It’s the Thought that counts “I desire mercy and not sacrifice”8|7|2020”

The Following thought for the day was written by Brother Richard Morgan and provides insight and encouragement for those seeking to serve the God of Israel.

I desire mercy and not sacrifice

I am always intrigued by how Jesus taught. For instance, in today’s reading in Matthew 9, in reaction to the Pharisees judging him for eating with tax collectors and sinners, Jesus tells them to, “Go and learn what this means: ‘I desire mercy, and not sacrifice.’” (v13).

What Jesus told them was to go to the synagogue, open the scroll of Hosea, find the passage he quoted, and think about it. He didn’t spell it out for them; he invited them to do some homework. It’s an excellent teaching method because if they had done their homework and found out the answer for themselves instead of Jesus just spoonfeeding it to them, they would have actually learned something.

Unfortunately, we know that they didn’t bother. A few chapters later, they confronted Jesus again regarding the Sabbath, and he reminded them of their failure to understand Hosea – “And if you had known what this means, ‘I desire mercy, and not sacrifice,’ you would not have condemned the guiltless.” (Matt. 12:7).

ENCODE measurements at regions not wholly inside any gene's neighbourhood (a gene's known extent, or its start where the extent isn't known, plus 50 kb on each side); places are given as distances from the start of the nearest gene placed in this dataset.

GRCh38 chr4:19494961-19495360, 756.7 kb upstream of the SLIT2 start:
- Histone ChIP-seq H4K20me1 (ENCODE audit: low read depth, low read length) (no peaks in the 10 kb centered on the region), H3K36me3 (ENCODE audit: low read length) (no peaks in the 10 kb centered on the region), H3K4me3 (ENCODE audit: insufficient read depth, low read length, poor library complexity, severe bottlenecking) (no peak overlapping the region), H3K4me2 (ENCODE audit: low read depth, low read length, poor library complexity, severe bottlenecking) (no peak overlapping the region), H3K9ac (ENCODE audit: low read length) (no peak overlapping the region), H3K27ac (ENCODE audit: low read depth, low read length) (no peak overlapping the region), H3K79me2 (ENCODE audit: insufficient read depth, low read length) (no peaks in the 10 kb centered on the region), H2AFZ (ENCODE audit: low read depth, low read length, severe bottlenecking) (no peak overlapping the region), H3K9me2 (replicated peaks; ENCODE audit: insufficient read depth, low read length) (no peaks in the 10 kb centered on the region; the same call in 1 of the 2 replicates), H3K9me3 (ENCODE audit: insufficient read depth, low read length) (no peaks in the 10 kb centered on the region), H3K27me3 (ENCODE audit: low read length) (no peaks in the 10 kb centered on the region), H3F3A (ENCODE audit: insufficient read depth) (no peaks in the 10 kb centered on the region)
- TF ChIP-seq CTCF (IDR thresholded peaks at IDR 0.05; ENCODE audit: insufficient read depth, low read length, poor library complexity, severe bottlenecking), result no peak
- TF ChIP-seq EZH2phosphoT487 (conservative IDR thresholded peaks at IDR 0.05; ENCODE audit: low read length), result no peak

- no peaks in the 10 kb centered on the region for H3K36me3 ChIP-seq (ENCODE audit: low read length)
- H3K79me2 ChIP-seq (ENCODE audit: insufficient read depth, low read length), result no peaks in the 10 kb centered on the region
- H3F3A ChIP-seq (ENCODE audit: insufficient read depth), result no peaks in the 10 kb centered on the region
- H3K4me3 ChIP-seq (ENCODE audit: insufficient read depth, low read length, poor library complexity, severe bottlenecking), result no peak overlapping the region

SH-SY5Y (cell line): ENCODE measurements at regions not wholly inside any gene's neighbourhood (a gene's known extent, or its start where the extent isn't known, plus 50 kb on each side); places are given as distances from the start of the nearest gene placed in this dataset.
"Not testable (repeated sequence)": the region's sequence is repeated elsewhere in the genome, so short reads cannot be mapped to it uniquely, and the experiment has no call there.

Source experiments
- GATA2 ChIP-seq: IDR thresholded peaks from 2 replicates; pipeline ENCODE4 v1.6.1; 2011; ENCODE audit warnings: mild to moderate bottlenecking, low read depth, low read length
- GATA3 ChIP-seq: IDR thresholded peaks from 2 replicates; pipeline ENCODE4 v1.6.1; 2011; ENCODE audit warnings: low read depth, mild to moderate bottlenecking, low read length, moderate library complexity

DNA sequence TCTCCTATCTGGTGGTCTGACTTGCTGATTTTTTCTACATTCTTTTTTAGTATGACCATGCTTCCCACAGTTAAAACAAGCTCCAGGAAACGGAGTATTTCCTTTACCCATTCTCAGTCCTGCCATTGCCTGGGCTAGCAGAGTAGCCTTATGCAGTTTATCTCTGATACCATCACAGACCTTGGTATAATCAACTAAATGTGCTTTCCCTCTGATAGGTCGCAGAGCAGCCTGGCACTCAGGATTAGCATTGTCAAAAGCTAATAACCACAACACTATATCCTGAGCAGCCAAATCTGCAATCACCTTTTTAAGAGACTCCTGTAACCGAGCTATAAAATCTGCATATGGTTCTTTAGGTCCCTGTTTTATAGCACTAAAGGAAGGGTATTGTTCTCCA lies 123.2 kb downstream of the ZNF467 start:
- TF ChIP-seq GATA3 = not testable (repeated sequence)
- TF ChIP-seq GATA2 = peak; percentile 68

So, what should they have learned from Jesus’ quotation? The verse in question says the following – “For I desire steadfast love and not sacrifice, the knowledge of God rather than burnt offerings.” (Hos. 6:6). Those words should remind us of what Samuel told Saul after he disobeyed God, and the Pharisees with their law-based religion and legalistic way of looking at things were a lot like Saul.

A few verses later in Hosea 6, there’s an eerie foreshadowing of what the scribes, Pharisees and chief priests would do to Jesus – “As robbers lie in wait for a man, so the priests band together; they murder on the way to Shechem; they commit villainy.” (v9). That’s priests banding together to murder! Of all people in Israel, the last people you’d expect to commit murder were the priests. And yet, that’s exactly what happened not only in Hosea’s day but in Jesus’ too. They were the ones administering sacrifice and burnt offerings, but they were also the ones who committed murder.

The lesson for the Pharisees should have been obvious. Is God really more concerned with getting the rituals right than mercy, steadfast love, and knowing Him? And is murder acceptable as long as you’re keeping the Sabbath and offering sacrifices?

The problem is, we can think a lot like that. What Jesus and Hosea describe are two types of religion. One focuses on character and a relationship with God, the other on doing our religious duty. There’s nothing wrong and a lot right, of course, with making sure we do all the tasks and rituals involved with worship. But when that’s our focus, and we excuse bad behavior like that of the Pharisees, we know our religion is false. Religion is plagued with this problem, and we have to learn the lesson. God Himself, through Hosea and through His Son, tells us what He is looking for, what he desires. He wants mercy and not sacrifice. He wants us to develop relationships with one another that manifest the character of God instead of overriding it with the rote keeping of ritualistic religion.

Richard Morgan,
Simi Hills, CA

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